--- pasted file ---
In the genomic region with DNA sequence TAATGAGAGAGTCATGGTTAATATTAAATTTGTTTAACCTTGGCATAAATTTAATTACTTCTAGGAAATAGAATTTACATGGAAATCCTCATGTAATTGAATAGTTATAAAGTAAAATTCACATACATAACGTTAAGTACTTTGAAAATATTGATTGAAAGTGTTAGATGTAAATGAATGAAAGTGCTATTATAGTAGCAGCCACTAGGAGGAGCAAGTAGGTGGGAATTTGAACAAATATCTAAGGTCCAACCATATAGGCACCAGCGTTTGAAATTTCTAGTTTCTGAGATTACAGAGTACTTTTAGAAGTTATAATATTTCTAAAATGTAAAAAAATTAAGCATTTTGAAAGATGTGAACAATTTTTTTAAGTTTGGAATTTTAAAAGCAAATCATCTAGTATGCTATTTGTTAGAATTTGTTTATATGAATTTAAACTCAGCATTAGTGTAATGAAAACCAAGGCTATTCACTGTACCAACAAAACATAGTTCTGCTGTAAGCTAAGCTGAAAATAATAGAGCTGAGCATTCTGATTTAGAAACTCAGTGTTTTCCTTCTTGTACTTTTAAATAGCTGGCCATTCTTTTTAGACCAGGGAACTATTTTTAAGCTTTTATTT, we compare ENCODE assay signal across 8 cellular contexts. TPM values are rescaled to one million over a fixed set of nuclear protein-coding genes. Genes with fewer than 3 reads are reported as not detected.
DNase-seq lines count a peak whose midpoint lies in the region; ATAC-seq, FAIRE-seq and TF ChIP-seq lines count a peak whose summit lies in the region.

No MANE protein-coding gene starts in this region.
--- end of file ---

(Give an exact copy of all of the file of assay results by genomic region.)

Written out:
In the genomic region with DNA sequence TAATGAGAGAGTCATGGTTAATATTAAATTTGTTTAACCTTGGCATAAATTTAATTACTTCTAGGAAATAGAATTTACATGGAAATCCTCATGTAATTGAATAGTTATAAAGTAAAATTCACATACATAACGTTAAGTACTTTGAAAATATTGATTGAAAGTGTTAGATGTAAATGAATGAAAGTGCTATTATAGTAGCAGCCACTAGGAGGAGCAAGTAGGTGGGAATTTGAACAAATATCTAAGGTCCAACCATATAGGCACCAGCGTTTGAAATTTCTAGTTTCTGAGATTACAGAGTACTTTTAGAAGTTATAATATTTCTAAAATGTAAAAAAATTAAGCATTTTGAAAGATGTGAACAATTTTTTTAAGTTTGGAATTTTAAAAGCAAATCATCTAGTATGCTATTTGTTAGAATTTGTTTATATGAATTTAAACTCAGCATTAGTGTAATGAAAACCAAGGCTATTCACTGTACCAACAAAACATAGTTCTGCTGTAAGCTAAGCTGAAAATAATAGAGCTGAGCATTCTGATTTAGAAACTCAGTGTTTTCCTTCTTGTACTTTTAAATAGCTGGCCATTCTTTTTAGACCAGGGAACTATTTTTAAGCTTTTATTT, we compare ENCODE assay signal across 8 cellular contexts. TPM values are rescaled to one million over a fixed set of nuclear protein-coding genes. Genes with fewer than 3 reads are reported as not detected.
DNase-seq lines count a peak whose midpoint lies in the region; ATAC-seq, FAIRE-seq and TF ChIP-seq lines count a peak whose summit lies in the region.

No MANE protein-coding gene starts in this region.